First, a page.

THE NASMYTH FAMILY.-There is such a decided family likeness runs through all the works of these ladies and gentlemen, that it would be impossible, without the aid of the catalogue, to say which is which. They have one common fault, they want a body of colour. Their paintings are flat, and look like a coloured print. In most of their productions, too, there is a want of aerial perspective. The objects in the background diminish duly in size as they recede, but their outlines are as distinct, their colours as unsubdued, as in those of the foreground. The best work of this joint-stock-company is Patrick Nasmyth's " View of a Windmill, at Limes in Suffolk." J. F. WILLIAMS.-"Ha! Old Truepenny! art thou there?" Largo Bay" (240) and "Fisherrow Harbour" (228) are creditable pictures; the former, in particular, has a fine airy look. "The confluence of the Leven with the Clyde," is hardly equal to the "View on the Clyde," painted last year for the Institution; and the view of the Calton Hill seems scarcely finished, though there is some good bold work in the middle distance.
So much for this week.
FOURTH EXHIBITION OF ANCIENT PAINTINGS IN THE GAL-
(Second Notice.-Italian Masters.)
THERE were many circumstances that co-operated to raise the art of painting to the very considerable elevation it had attained so early as the commencement of Rafaelle's career. It had been cultivated for two centuries (reckoning from Cimabue) with increasing love and ca pacity. Its chief patrons were the wealthy regular clergy. Under their auspices painting had been practised in the quiet and retirement of the cloister, where, aloof from the cares and turmoils of the world, the artist could abandon himself entirely to that enthusiastic devotion to the study and production of the beautiful, which in the susceptible mind kindles, even under the most adverse circumstances, to a passion. He felt, likewise, that his art was devoted to the service of religion, and this gave it a character of sacredness in his eyes. His mechanical resources, too, Improved as the country continued to advance in science; the chemical pursuits of the monks furnished him with finer colours; and the progress of geometrical and physical discovery did him good service. But forbearing to dwell longer on these general speculations, we are not without hopes that such as have it in their power to visit the Ancient Exhibition may, by viewing the few specimens it contains, in connexion with our remarks, form to them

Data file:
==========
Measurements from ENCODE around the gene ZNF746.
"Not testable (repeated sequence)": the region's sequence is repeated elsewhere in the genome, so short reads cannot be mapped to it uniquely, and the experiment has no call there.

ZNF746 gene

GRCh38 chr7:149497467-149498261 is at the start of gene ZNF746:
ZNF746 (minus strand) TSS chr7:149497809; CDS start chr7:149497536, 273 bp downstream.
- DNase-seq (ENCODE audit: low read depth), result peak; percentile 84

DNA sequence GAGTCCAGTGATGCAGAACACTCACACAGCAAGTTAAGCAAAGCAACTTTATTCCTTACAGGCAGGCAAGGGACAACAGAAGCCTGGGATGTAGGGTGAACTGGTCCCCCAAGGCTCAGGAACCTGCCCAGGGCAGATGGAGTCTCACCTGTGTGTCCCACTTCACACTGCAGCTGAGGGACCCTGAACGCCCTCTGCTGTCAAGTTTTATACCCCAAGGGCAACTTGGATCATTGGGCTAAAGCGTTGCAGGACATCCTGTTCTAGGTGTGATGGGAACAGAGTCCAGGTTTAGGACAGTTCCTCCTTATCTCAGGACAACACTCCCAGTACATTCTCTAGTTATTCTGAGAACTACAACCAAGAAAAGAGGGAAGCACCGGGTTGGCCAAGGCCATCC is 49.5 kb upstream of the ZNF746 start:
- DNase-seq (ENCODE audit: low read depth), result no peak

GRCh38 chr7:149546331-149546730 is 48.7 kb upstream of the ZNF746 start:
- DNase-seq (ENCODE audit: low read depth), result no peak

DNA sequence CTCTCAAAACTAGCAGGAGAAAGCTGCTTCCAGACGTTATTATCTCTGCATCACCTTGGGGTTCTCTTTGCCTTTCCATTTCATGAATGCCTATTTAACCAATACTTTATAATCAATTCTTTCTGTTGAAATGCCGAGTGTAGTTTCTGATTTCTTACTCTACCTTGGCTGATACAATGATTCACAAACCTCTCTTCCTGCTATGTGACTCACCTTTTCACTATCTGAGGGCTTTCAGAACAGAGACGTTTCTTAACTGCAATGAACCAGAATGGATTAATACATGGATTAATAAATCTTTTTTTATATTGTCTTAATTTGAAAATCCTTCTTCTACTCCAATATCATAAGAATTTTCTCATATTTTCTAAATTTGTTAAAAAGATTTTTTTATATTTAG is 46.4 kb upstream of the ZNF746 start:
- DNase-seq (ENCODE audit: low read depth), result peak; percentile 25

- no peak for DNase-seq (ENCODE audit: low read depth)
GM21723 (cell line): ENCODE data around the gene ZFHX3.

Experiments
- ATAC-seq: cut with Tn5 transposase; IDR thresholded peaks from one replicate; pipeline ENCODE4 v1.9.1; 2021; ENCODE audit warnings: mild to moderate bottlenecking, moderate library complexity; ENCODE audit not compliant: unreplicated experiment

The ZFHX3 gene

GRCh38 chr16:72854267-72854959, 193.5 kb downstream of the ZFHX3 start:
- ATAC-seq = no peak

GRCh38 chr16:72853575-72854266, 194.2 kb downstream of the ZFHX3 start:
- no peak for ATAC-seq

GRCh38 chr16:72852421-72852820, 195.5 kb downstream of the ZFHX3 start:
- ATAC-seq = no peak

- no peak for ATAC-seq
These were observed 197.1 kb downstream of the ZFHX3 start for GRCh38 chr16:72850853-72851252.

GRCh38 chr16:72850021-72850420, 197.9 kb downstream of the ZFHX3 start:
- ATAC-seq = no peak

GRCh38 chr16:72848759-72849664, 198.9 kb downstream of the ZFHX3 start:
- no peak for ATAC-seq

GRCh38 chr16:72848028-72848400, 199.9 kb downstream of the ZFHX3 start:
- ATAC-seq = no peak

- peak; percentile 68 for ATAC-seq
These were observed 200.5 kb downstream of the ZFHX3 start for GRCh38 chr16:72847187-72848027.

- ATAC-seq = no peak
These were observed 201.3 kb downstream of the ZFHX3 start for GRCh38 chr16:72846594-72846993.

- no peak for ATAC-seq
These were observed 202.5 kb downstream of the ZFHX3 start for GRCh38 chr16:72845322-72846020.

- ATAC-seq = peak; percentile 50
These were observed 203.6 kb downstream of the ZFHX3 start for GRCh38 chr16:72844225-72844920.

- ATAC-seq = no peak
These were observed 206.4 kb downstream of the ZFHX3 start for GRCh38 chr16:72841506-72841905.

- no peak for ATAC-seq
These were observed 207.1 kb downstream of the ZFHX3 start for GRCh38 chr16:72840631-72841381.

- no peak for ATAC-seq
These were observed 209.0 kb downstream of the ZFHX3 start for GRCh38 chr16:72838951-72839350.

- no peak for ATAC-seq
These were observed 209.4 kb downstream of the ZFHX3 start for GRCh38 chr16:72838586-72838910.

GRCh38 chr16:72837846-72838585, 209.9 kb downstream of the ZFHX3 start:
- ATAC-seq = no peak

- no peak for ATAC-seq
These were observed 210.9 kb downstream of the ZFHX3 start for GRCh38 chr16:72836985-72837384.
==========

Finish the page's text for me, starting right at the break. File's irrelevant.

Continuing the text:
selves some notion of the character and progress of Ita lian art. We confine ourselves entirely to those masters of whom there are specimens in the rooms; and we shall best effect our purpose by going over them in a chro
ANDREA MANTIGNA.-We begin with this artist, because, although not the oldest in the Exhibition in point of time, he is the oldest in point of style. He was born of low parents, in the Mantuan territory, in 1451; and died in Mantua în 1517. He is said to have studied much in his youth from ancient statues; so much indeed as to have, on one occasion, been taunted by a rival, that his pictures represented marble, not flesh. This sneer impelled him to devote more attention to the attainment of a soft and natural colouring. No. 43, the only painting by this artist in the Exhibition, is by no means one of his best works, but it gives a tolerable notion of his characteristics. His colours are brilliant, pure, and well arranged. There is no attempt made to give the effect of cloth in the drapery, except in as far as regards the form and colour. There is some appearance in the figures of their having been studied from life; but their attitudes and the expression of countenance are harsh and exaggerated; and there is little knowledge displayed in the manner of grouping them. In the whole picture there is nothing ideal, no attempt even at a selection of beautiful nature in preference to the vulgar forms of every-day existence. And this is exactly what was to be expected from the artist and his time. Of all his works, he is said to have regarded with most pride one in which he expressed successfully the straining of a man endeavouring to pull off, by standing upon it with one leg, a stocking, which had stuck fast to the other. His sympathetic contemporaries willingly lavished their admiration upon the same masterpiece. The picture in which this figure occurs, is a St John baptising, and the hero of the stocking is stripping, in order to participate in the initiatory rite.